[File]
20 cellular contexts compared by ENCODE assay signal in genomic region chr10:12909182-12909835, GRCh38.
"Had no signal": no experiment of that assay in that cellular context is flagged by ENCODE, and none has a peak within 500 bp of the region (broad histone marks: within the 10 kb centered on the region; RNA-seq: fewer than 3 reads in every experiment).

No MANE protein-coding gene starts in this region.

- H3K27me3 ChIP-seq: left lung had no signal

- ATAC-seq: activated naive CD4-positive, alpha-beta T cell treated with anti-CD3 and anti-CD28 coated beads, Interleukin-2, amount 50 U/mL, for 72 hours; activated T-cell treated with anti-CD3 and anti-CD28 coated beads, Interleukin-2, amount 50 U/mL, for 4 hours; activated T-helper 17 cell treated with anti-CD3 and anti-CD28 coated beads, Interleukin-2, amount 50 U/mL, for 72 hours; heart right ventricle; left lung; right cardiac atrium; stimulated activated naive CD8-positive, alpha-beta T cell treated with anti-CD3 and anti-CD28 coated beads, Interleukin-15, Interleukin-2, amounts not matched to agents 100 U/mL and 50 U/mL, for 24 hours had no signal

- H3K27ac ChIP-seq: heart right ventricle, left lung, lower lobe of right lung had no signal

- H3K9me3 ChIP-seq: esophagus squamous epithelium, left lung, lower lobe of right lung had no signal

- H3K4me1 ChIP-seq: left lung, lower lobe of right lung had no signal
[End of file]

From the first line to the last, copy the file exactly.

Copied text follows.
20 cellular contexts compared by ENCODE assay signal in genomic region chr10:12909182-12909835, GRCh38.
"Had no signal": no experiment of that assay in that cellular context is flagged by ENCODE, and none has a peak within 500 bp of the region (broad histone marks: within the 10 kb centered on the region; RNA-seq: fewer than 3 reads in every experiment).

No MANE protein-coding gene starts in this region.

- H3K27me3 ChIP-seq: left lung had no signal

- ATAC-seq: activated naive CD4-positive, alpha-beta T cell treated with anti-CD3 and anti-CD28 coated beads, Interleukin-2, amount 50 U/mL, for 72 hours; activated T-cell treated with anti-CD3 and anti-CD28 coated beads, Interleukin-2, amount 50 U/mL, for 4 hours; activated T-helper 17 cell treated with anti-CD3 and anti-CD28 coated beads, Interleukin-2, amount 50 U/mL, for 72 hours; heart right ventricle; left lung; right cardiac atrium; stimulated activated naive CD8-positive, alpha-beta T cell treated with anti-CD3 and anti-CD28 coated beads, Interleukin-15, Interleukin-2, amounts not matched to agents 100 U/mL and 50 U/mL, for 24 hours had no signal

- H3K27ac ChIP-seq: heart right ventricle, left lung, lower lobe of right lung had no signal

- H3K9me3 ChIP-seq: esophagus squamous epithelium, left lung, lower lobe of right lung had no signal

- H3K4me1 ChIP-seq: left lung, lower lobe of right lung had no signal